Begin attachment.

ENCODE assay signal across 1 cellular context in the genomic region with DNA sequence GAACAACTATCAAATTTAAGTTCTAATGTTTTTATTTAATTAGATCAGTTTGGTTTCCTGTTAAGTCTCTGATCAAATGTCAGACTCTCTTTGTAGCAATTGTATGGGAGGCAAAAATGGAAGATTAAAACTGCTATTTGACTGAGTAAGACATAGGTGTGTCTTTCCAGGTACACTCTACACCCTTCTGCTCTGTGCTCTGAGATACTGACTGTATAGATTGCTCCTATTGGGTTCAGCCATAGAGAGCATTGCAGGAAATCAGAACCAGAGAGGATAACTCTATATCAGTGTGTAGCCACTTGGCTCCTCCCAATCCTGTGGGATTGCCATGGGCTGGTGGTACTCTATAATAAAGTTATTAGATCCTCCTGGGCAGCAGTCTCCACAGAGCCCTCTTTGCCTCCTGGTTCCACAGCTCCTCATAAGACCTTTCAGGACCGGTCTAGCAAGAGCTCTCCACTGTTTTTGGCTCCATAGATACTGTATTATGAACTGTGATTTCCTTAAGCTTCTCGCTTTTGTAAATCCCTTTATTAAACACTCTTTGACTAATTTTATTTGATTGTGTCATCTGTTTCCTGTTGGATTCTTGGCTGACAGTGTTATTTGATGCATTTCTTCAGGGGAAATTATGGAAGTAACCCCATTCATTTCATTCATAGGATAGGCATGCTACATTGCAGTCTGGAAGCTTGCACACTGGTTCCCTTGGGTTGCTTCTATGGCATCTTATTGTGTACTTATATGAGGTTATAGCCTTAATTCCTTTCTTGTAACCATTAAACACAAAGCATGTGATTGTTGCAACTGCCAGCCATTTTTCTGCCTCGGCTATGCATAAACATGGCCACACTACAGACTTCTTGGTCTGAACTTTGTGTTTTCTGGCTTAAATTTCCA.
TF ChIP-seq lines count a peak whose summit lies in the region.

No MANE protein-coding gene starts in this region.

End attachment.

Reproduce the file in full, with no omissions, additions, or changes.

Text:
ENCODE assay signal across 1 cellular context in the genomic region with DNA sequence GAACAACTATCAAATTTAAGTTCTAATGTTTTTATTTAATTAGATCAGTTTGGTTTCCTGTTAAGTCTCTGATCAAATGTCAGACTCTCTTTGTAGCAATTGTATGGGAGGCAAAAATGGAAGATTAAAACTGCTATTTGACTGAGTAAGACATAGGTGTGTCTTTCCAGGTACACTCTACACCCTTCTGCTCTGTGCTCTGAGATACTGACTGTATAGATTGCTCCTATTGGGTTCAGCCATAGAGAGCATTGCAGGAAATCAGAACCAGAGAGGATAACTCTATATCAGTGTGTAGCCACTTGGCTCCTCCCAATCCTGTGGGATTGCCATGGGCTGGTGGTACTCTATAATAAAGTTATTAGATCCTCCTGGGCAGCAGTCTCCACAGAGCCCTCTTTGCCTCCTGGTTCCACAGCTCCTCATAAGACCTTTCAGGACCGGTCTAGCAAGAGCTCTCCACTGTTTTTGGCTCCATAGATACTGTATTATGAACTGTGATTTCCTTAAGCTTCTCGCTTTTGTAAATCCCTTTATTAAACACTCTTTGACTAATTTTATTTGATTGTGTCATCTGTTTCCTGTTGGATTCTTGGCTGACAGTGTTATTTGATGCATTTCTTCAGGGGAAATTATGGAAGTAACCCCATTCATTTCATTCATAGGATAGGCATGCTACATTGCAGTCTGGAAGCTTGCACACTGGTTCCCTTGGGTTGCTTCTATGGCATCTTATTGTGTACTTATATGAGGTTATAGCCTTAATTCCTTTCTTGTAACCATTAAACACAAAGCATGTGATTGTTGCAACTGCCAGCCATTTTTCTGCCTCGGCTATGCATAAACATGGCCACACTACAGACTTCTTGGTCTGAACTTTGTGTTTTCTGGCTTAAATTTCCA.
TF ChIP-seq lines count a peak whose summit lies in the region.

No MANE protein-coding gene starts in this region.